Shutterstock, one of the internet’s biggest sources of stock photos and illustrations, is now offering its customers the option to generate their own AI images. In October, the company announced a partnership with OpenAI, the creator of the wildly popular and controversial DALL-E AI tool. Now, the results of that deal are in beta testing and available to all paying Shutterstock users.
The new platform is available in “every language the site offers,” and comes included with customers’ existing licensing packages, according to a press statement from the company. And, according to Gizmodo’s own test, every text prompt you feed Shutterstock’s machine results in four images, ostensibly tailored to your request. At the bottom of the page, the site also suggests “More AI-generated images from the Shutterstock library,” which offer unrelated glimpses into the void.
But, be warned before you jump on the chance to replace all your standard stock image favs with AI constructs: The idea of using artificial intelligence to pump out “art” is an increasingly divisive one. Generative AI is a landscape fraught with potential legal and ethical complications.
Why all the worry?
All AI is trained on datasets, i.e. massive aggregations of material that teach it what to aim for. And for AI image generators, those training sets contain images made by humans—often human artists for whom their work is their livelihood.
Multiple recent lawsuits have been levied against the AI art generator, Stable Diffusion, and others for copyright infringement. And there’s not yet a clear legal precedent for how these cases will be handled.
One of Shutterstock’s main competitors, Getty Images, has said it wouldn’t be wading into the murky waters of AI anytime soon. The site banned AI-generated images on its platform. And, with regards to the technology, Getty’s CEO, Craig Peters said, “I think that’s dangerous. I don’t think it’s responsible. I think it could be illegal,” in an interview with The Verge.
It’s obvious that AI must be pulling its “inspiration” from the work of real, live people. But it’s difficult to pin down exactly when and where AI generators steal from visual artists. Interpreting artistic style can seem subjective. On the other hand, AI’s acts of plagiarism are much more apparent—though no more egregious—in AI-produced text. Clearly, if not approached carefully, artificial intelligence could pave the way for a theft crisis in creative fields.
How is Shutterstock trying to get around the issue?
In an attempt to pre-empt concerns about copyright law and artistic ethics, Shutterstock has said it uses “datasets licensed from Shutterstock” to train its DALL-E and LG EXAONE-powered AI. The company also claims it will pay artists whose work is used in its AI-generation. Shutterstock plans to do so through a “Contributor Fund.”
That fund “will directly compensate Shutterstock contributors if their IP was used in the development of AI-generative models, like the OpenAI model, through licensing of data from Shutterstock’s library,” the company explains in an FAQ section on its website. “Shutterstock will continue to compensate contributors for the future licensing of AI-generated content through the Shutterstock AI content generation tool,” it further says.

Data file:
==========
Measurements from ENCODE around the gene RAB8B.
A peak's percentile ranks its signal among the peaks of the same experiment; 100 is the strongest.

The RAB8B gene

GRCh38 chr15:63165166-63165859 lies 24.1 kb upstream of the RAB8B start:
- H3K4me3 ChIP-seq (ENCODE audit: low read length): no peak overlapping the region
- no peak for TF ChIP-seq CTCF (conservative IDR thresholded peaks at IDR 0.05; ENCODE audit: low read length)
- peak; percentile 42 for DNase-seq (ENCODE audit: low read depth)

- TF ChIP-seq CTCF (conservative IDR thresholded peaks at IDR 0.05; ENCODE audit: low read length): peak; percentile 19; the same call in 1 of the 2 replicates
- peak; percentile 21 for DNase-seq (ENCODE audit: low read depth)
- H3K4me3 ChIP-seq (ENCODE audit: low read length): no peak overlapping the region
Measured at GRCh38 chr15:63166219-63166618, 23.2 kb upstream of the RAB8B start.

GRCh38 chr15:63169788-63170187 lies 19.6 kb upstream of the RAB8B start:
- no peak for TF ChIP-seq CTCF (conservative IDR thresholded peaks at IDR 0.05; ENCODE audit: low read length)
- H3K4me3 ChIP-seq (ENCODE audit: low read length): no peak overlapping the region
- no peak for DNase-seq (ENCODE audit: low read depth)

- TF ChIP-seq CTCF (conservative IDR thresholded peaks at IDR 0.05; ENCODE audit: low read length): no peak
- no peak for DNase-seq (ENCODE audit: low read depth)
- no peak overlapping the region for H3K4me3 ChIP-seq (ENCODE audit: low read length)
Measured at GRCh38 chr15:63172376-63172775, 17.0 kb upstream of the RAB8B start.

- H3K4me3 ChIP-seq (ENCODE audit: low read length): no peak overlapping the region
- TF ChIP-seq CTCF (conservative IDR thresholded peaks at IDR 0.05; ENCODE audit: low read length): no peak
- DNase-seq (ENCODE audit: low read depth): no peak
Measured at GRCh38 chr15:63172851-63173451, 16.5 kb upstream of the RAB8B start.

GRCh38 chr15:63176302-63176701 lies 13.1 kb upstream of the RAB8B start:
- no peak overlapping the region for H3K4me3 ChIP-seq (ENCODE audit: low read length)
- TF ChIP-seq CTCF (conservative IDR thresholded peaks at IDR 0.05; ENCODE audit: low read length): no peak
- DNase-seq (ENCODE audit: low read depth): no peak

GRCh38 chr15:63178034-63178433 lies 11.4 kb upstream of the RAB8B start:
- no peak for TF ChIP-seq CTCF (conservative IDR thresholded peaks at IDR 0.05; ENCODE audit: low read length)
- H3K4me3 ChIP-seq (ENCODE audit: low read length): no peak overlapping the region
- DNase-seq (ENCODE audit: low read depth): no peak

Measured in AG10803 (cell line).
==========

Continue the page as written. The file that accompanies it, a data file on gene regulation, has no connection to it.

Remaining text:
The first pay-out to contributing creators was scheduled to be distributed in December, at the end of the company’s last fiscal quarter of 2022. It’s unclear how many contributors were paid last month, and how much was distributed, if any. Gizmodo reached out to Shutterstock with questions about this process, but did not immediately receive a response.
Further, Shutterstock includes a clever caveat in their use guidelines for AI images. “You must not use the generated image to infringe, misappropriate, or violate the intellectual property or other rights of any third party, to generate spam, false, misleading, deceptive, harmful, or violent imagery,” the company notes. And, though I am not a legal expert, it would seem this clause puts the onus on the customer to avoid ending up in trouble. If a generated image includes a recognizable bit of trademarked material, or spits out celebrity’s likeness—it’s on the user of Shutterstock’s tool to notice and avoid republishing the problem content.
But does it work?
As far as effectiveness goes, it took Gizmodo five different prompts similar to “robot drawing a picture of a robot” before the AI actually spit out something close enough to that concept. Again, each results page provides four AI-generated options. Of the twenty total images the machine generated, only the one included at the top of this post clearly showed some representation of a robot holding a drawing/painting. The others were… a mixed bag.
For now, and for the foreseeable future, I think I’ll be sticking to Shutterstock’s more standard offerings.